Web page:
Liver diseases

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Fatty liver disease

Liver diseases
Fatty liver disease
portrait of Fernando Martínez Sáez
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Fernando Martínez Sáez
Medically reviewed by our Medical staff

Last update: 13-07-2021

How else can it be called?

  • Hepatic steatosis

  • Steatohepatitis

  • ICD-10: K76.0

What is fatty liver disease?

Fatty liver disease is the accumulation of excessive amounts of triglycerides and other types of fats inside liver cells.

The liver is the organ responsible to transform ingested fats into other types of fats that can be stored and used later.

In fatty liver disease, large droplets of fat containing mostly triglycerides are stored in the liver and thus the liver increases in size.

Fatty liver is not a worrying condition by itself, but if not treated properly, it may lead to other diseases. It is estimated that 15% of people with fatty liver disease may have cirrhosis in the next 15 years.

Fatty liver disease can be a temporary or a long-term condition. It is reversible when the underlying cause is diagnosed and treated.

Normally, fatty liver disease may go unnoticed since it is not painful. On the other hand, in severe cases, the liver can increase three times its normal size and be painful.

What can cause fatty liver disease?

The most common cause of fatty liver is alcoholism. When the amount of alcohol consumed is high, the liver changes the way it breaks down and stores fats.

Other conditions that may cause fatty liver disease are:

  • Metabolic syndrome
  • Obesity
  • Diabetes Mellitus
  • Type 2 diabetes
  • Dyslipidemia
  • Malnutrition or increased weight loss in short periods of time
  • Reye's syndrome in children
  • Drug overdose, such as corticosteroids, amiodarone, diltiazem, tamoxifen, irinotecan, oxaliplatin or toxic chemical poisonings (like carbon tetrachloride or yellow phosphorus).

Pregnancy may cause a rare but sometimes severe form of acute fatty liver. It usually starts during late pregnancy (between weeks 28 and 40) and is often associated with jaundice and liver failure.

What incidence does it have?

Fatty liver disease can affect more than a third of adults in Western countries and 10% of children or adolescents.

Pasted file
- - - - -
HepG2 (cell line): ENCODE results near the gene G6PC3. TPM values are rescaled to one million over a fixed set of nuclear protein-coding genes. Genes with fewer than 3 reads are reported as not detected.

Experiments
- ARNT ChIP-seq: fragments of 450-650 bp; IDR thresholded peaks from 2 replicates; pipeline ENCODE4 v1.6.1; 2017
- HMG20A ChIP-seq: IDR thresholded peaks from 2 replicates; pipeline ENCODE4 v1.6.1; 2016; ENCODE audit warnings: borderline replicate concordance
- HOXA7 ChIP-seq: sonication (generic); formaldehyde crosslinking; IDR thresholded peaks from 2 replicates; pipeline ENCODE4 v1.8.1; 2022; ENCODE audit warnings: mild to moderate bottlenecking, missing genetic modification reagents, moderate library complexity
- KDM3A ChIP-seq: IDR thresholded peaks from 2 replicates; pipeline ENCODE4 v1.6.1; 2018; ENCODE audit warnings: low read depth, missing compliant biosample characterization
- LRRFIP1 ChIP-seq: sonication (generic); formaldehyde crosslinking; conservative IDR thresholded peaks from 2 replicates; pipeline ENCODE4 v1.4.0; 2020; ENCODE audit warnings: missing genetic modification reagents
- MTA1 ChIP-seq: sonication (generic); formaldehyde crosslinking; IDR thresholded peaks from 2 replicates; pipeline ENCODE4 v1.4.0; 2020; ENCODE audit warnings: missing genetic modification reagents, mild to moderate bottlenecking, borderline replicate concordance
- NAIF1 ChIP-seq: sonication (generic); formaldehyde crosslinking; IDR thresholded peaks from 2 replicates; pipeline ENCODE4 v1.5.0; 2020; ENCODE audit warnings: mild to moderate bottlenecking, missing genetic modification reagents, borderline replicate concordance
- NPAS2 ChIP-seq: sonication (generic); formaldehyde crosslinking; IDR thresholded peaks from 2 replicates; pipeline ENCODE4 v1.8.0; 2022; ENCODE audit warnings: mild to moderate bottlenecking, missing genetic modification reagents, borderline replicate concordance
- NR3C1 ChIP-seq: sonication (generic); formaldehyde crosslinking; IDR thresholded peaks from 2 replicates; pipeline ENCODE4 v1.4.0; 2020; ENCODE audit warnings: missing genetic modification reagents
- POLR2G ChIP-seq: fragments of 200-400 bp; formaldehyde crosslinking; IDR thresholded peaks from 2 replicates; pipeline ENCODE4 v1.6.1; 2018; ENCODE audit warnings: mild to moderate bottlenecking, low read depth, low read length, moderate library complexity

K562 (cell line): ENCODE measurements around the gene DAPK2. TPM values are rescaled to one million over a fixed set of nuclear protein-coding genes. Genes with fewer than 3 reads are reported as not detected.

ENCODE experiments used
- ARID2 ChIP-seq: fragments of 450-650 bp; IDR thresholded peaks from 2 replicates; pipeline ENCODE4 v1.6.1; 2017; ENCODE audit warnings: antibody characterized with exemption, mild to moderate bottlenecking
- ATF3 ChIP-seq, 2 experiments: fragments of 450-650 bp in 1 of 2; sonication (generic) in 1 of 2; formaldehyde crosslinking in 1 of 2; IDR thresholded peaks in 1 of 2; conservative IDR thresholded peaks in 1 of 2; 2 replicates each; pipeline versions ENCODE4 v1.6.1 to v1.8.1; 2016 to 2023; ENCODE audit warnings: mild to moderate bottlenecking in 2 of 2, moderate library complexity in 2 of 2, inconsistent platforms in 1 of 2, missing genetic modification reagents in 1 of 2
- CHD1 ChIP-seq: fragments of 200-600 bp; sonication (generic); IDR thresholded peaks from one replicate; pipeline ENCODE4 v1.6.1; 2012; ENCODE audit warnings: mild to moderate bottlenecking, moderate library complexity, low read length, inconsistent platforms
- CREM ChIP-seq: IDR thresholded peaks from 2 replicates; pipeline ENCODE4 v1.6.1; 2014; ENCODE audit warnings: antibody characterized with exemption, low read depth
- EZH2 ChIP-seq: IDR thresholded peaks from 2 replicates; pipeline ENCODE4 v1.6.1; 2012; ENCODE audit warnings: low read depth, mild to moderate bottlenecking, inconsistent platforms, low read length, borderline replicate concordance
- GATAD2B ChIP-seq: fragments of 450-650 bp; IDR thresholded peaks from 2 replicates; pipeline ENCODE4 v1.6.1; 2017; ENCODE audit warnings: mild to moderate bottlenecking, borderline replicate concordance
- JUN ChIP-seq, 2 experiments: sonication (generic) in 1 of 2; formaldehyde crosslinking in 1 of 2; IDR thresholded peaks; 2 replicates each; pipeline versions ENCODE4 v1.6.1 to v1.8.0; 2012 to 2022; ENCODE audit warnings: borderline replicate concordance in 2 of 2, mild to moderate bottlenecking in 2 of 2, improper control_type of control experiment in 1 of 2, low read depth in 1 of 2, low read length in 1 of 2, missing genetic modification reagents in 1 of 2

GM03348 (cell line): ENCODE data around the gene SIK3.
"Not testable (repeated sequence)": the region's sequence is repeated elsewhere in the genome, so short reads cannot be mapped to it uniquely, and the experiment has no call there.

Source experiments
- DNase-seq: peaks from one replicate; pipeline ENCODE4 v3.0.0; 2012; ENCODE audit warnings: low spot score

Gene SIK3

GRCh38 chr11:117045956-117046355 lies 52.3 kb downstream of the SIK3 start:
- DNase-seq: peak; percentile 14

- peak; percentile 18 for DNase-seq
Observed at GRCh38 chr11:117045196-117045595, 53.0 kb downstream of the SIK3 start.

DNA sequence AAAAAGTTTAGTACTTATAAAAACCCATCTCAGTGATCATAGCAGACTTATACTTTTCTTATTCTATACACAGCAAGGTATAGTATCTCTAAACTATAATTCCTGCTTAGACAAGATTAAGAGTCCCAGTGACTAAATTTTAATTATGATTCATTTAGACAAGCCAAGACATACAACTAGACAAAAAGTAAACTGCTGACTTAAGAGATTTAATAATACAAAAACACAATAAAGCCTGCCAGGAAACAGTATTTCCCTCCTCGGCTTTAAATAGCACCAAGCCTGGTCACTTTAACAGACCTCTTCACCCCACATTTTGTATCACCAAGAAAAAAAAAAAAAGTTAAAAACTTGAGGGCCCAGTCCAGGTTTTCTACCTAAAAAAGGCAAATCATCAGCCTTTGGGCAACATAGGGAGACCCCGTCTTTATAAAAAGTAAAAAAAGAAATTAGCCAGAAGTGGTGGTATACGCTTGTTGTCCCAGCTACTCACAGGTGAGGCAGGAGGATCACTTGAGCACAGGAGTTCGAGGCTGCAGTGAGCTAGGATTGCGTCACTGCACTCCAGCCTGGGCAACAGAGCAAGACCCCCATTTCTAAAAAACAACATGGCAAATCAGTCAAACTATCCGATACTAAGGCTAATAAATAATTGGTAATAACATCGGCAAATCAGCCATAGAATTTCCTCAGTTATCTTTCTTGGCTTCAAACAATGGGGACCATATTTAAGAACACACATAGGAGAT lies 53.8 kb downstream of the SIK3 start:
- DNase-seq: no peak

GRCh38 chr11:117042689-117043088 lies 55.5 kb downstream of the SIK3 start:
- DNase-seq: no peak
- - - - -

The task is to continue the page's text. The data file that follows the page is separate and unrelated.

During pregnancy, the disease has an approximate incidence of 5 cases per 100,000 pregnancies and is more common in case of twin pregnancy or when the mother is underweight.

What are the main symptoms?

Often, fatty liver does not show any symptoms. If they are present, the most frequent symptoms are:

  • Pain or swelling on the right side of the abdomen under the rib cage
  • Fatigue and exhaustion
  • Jaundice (yellow color of the skin and eyes)
  • Fever

In case of fatty liver during pregnancy, it is frequent to suffer:

  • Nausea
  • Vomiting
  • Loss of appetite

How can it be diagnosed?

Fatty liver may be suspected during a physical examination by noticing that the liver is enlarged and tender. It can be confirmed with a liver biopsy, where a small sample of liver tissue is removed with a needle through a small incision.

In a blood test, people with fatty liver disease usually have high levels of SGOT (AST) and SGPT (ALT) transaminases. In many cases, the alkaline phosphatase (ALP) is also elevated as a consequence of cholestasis (decreased flow of bile from the liver to the duodenum).

What is the recommended treatment?

Treatment for fatty liver is focused on correcting the underlying cause and providing supportive care.

General measures, such as losing weight and do regular exercise are helpful in people with obesity.

If alcoholism is the main cause, alcohol consumption should be stopped. Following a healthy and balanced diet is also recommended.

If fatty liver occurs during pregnancy, it is advisable to deliver the baby as soon as the appropriate conditions are met.

Medically reviewed by our Medical staff on 13-07-2021


  • The Gale Encyclopedia of medicine. Second Edition. Jacqueline L. Longe. Vol 2. pag 1298. ISBN 0-7876-5491-4
  • Liver and Biliary Disease. Nichola J. Talley. 2010. ISBN: 9781405182751 Pag 224.
  • Textbook of Clinical Gastroenterology and Hepatology. 2º edition. C. J. Hawkey, Jaime Bosch, Joel E. Richter, Guadalupe Garcia-Tsao, Francis K. L. Chan. 2012. ISBN-13: 978-1-4051-9182-1 Pag 658.

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